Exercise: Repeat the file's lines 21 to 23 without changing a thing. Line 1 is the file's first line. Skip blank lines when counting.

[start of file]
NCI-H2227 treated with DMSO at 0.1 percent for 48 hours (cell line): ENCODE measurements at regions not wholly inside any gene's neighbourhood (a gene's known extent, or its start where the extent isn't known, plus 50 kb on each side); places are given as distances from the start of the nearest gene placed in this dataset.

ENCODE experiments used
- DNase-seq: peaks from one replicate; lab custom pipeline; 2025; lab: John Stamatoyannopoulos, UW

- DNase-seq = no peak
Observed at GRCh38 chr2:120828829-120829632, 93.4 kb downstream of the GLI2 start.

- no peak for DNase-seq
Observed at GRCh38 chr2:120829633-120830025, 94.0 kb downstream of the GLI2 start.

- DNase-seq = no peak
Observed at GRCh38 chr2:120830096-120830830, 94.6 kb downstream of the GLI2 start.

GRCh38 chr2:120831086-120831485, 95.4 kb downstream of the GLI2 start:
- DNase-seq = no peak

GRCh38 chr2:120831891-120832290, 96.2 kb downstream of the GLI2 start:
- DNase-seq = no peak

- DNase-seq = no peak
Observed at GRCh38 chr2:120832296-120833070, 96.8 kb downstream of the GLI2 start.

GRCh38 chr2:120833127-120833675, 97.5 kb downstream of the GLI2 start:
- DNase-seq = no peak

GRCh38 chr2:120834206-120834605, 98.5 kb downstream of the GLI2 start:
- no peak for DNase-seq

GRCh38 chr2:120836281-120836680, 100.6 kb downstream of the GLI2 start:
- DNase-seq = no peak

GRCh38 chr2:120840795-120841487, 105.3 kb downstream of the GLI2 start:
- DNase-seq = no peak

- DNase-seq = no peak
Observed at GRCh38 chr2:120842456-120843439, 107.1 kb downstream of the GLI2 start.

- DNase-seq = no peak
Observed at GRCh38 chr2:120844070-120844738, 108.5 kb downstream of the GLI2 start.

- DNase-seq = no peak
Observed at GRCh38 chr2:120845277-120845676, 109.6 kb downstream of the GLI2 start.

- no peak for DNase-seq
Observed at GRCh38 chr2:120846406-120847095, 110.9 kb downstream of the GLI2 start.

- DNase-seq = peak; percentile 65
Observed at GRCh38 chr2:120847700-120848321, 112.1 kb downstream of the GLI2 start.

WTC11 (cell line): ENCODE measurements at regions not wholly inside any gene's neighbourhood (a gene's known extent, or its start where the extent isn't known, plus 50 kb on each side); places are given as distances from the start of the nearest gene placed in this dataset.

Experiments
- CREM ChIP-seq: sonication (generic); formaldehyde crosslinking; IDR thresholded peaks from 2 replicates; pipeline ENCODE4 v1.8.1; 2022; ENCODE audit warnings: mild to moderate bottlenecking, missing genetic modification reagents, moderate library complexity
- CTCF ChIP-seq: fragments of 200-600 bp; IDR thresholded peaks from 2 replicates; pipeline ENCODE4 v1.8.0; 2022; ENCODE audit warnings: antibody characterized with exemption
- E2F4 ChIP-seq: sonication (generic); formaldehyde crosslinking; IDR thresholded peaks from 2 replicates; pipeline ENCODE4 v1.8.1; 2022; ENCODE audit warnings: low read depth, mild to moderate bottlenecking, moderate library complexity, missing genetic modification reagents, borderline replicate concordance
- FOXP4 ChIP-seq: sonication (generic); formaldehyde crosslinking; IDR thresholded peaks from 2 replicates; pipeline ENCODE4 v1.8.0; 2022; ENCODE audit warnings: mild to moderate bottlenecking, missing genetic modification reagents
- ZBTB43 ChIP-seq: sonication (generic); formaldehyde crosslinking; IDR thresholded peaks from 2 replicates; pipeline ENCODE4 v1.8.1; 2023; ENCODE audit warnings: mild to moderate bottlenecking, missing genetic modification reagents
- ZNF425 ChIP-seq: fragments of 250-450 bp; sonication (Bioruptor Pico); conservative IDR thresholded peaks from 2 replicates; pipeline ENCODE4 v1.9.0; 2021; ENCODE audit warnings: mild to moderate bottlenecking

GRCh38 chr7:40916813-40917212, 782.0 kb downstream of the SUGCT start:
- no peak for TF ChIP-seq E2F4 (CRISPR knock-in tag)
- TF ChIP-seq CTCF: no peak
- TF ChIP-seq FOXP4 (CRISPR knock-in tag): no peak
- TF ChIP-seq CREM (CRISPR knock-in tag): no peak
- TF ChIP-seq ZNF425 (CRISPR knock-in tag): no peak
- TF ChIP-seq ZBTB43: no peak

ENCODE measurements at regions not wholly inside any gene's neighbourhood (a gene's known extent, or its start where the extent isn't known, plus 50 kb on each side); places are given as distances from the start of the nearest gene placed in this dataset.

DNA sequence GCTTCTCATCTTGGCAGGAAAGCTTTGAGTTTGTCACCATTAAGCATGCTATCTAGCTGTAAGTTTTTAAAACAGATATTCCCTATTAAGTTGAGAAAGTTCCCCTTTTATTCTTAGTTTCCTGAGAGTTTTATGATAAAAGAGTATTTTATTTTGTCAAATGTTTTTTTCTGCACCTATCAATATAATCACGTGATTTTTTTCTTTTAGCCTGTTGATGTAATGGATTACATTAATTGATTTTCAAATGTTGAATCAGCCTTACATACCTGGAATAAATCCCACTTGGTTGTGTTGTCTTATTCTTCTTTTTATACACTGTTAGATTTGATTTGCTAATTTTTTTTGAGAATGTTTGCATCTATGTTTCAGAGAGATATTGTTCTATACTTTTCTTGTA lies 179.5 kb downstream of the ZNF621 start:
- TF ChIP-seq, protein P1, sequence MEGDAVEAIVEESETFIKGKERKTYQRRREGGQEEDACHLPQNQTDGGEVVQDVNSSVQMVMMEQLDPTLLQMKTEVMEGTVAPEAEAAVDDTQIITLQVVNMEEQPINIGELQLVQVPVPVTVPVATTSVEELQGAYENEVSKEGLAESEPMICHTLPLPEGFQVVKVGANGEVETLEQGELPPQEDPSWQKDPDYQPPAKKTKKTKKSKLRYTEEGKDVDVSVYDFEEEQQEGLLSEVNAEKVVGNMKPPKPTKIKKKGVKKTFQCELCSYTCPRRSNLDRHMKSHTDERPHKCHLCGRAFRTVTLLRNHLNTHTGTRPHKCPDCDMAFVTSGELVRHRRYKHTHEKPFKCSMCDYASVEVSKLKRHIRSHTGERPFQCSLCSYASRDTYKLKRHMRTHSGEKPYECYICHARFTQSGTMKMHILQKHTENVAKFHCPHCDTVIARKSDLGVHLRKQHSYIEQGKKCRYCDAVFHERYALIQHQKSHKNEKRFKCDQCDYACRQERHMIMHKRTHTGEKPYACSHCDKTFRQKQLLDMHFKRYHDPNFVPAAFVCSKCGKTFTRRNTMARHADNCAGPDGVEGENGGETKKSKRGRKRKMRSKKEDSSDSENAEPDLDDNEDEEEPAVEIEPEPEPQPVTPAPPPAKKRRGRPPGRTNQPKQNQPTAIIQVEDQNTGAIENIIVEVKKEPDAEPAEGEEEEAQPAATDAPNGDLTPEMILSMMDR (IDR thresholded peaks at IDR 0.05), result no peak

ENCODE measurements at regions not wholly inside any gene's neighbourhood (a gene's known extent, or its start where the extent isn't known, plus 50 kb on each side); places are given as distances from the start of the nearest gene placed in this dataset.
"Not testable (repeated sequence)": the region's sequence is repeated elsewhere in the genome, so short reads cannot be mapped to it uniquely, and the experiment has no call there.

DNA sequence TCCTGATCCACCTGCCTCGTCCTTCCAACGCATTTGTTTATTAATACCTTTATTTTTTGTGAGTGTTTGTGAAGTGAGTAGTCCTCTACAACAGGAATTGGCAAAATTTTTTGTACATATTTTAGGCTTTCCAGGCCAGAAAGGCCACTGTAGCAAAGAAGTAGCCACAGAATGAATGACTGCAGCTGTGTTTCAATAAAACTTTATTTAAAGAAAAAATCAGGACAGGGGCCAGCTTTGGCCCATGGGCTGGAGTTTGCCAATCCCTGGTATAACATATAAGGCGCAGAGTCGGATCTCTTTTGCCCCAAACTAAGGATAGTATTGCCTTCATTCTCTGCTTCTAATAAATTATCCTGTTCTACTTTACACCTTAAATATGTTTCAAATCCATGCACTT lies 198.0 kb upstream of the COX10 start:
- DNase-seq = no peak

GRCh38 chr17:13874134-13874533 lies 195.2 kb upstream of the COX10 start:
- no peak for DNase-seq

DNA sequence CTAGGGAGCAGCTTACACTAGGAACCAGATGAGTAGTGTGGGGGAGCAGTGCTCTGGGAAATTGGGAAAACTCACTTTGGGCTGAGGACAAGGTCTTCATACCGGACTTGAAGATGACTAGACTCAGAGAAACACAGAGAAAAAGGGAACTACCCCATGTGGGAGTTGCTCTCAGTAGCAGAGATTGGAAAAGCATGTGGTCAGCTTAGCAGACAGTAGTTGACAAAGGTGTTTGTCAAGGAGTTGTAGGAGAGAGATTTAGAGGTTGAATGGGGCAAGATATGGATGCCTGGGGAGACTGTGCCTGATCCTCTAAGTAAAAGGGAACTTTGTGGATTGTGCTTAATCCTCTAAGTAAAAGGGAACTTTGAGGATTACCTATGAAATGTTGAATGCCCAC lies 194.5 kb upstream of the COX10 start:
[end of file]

- DNase-seq = no peak

GRCh38 chr2:120840795-120841487, 105.3 kb downstream of the GLI2 start:
- DNase-seq = no peak